Examples like these raise the question, is it ethical for celebrities to be doing this? In truth, stars who have the budget to create a beauty brand have already reaped the benefits of their work. There is zero necessity to continue releasing brands when stars are not in need of yet another quick buck. Instead of trying to attain even more wealth, they should be doing something meaningful with the plentiful money they already have. The reality of these ventures is buyers who purchase A-lister products are more interested in the celebrity than the actual product, meaning that in most cases there is no need for them to exist. Despite that, with the proper intent, a celebrity brand can contribute something meaningful to the industry.

To say Rihanna’s Fenty Beauty forever changed the makeup industry is no exaggeration. The beauty industry pre-Fenty was problematic at best, blatantly lacking diversity and representation, and promoting unrealistic standards. At the time of its release, the 40 (now 50) shades offered in their foundation were revolutionary, including shades for everyone. Their marketing and campaign offered equal diversity, and for the first time in the beauty industry, a makeup brand accommodated a wider variety of skin tones. Although Rihanna was one of the many founders of this brand, Fenty is proof that celebrities can contribute something valuable to the industry as long as they have the right intention.

Looking ahead, the future of celebrity brands is in question. Will the sales dwindle, if not plummet, if the hype surrounding the celebrity falls? Or alternatively, will celebrity brands take over and replace existing current brands? Recent statistics do prove that a decline in public image will result in a massive decrease in popularity and demand, as seen in Kylie Cosmetics’ crash after the hype surrounding Kylie Jenner diminished. Fluctuations in the public image are just another problem celebrities with brands face.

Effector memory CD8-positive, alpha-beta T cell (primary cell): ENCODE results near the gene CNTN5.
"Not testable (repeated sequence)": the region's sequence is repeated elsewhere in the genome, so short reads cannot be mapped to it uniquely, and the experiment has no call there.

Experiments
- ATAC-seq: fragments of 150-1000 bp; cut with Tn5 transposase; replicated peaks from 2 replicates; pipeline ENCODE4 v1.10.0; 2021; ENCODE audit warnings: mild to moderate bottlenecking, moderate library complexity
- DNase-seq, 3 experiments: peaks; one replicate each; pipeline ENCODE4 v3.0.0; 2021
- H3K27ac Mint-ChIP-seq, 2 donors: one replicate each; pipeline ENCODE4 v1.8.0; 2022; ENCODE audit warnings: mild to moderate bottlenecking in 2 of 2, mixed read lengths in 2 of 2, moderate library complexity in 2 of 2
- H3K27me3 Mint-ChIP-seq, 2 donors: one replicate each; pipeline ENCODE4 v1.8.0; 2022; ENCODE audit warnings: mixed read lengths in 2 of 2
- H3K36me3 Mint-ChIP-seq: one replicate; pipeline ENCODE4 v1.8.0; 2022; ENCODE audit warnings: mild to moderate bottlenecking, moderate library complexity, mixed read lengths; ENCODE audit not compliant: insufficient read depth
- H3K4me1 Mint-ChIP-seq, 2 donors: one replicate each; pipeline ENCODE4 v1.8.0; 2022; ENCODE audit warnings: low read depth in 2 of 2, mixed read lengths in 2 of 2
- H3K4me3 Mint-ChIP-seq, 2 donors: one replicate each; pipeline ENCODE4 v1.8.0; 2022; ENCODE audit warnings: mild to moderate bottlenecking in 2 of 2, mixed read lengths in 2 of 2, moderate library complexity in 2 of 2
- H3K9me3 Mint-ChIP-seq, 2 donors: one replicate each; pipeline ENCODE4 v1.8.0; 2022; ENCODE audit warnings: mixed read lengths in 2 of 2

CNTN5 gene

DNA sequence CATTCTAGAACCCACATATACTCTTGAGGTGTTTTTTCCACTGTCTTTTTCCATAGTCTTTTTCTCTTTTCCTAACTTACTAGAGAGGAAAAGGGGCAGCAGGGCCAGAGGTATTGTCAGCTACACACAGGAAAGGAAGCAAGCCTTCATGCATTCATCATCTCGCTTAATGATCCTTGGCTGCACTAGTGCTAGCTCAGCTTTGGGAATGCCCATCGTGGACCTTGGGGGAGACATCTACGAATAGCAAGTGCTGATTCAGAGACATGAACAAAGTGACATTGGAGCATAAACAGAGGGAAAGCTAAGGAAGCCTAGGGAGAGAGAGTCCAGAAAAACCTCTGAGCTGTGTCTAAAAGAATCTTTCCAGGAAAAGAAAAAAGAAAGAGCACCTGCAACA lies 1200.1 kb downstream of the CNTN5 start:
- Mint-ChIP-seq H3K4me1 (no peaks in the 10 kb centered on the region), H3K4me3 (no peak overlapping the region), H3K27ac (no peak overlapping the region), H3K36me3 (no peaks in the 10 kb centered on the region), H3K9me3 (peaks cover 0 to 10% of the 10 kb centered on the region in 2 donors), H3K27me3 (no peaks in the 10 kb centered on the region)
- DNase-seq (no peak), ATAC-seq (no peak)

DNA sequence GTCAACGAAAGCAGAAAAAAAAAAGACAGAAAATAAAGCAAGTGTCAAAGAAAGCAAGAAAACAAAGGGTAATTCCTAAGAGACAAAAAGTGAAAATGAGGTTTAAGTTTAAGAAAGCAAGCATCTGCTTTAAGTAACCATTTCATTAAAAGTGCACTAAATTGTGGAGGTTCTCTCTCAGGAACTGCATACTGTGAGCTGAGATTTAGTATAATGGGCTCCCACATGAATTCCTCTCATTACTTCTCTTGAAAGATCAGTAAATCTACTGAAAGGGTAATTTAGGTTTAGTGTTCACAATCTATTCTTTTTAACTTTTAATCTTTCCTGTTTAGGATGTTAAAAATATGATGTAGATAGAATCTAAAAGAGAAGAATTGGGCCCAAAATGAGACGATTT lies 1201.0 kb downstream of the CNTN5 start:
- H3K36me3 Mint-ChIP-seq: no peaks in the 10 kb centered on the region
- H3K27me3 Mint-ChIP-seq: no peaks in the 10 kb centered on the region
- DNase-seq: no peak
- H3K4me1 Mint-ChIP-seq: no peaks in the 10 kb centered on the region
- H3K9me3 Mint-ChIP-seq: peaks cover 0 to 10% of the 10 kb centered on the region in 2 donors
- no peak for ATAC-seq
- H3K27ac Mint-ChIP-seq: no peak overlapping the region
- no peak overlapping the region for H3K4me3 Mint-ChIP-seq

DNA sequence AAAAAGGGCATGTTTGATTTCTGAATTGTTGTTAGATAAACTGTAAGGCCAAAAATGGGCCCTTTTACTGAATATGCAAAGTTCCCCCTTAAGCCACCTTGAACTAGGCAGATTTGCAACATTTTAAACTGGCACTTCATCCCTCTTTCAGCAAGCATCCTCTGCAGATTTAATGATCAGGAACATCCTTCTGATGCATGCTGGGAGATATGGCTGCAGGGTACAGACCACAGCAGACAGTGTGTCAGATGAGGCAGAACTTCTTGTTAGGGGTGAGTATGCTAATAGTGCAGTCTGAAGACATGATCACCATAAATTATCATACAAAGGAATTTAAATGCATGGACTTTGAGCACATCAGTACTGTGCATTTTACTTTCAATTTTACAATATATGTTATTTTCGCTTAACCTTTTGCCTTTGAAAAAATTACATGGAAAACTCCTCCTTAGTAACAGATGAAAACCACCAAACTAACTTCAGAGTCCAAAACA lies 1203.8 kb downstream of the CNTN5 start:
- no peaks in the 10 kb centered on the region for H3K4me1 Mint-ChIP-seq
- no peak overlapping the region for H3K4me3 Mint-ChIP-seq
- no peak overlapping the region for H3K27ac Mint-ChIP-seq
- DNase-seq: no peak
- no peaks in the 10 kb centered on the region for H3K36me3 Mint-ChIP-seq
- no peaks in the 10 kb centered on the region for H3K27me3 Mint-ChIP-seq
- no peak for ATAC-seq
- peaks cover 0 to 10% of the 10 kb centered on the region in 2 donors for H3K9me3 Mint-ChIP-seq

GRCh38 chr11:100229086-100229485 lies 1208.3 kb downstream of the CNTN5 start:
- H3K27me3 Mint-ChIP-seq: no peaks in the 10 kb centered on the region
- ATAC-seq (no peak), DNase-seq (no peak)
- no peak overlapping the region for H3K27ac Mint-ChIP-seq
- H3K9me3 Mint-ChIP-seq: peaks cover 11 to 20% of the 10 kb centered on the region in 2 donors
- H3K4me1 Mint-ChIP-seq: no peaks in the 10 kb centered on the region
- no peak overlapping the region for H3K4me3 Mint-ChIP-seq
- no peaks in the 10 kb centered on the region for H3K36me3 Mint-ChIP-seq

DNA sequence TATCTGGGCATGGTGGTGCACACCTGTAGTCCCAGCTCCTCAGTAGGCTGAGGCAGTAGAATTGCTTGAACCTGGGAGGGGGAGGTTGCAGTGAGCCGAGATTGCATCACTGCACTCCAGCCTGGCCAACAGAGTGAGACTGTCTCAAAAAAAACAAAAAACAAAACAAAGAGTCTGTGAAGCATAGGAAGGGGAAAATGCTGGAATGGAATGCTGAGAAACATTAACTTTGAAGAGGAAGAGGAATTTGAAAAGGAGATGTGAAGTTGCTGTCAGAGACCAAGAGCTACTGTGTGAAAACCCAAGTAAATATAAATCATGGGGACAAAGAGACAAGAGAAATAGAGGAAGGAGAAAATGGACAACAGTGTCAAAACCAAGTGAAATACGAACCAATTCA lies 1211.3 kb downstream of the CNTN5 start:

But the problematic tendencies of these brands do not end there. They feed media idolizations that consumers develop and present the idea that in buying a celebrity product, celebrity beauty is attainable. However, the celebrity “beauty” we see can be attributed to photoshop or cosmetic alterations. In buying Kylie Cosmetics, the consumer will not look like Kylie Jenner. With the onset of body-positive movements, a decline in celebrity brand interest may occur, as it is being recognized that the stars that we often idolize represent a false ideal.

It is difficult to resist the urge to buy into celebrity brands with overwhelming hype and media pressure. From 818 to Florence by Mills, before picking up a product with a famous face on it, question the intent and origins of the product, and look at where your money is going. Consider looking into more environmentally friendly, ethical, or sustainable alternatives before feeding the pockets of an A-lister. And now while futility settles like dust in the warehouses stocking unnecessary celebrity products, hopefully, we will begin to see an end to this movement and return to more socially aware purchases.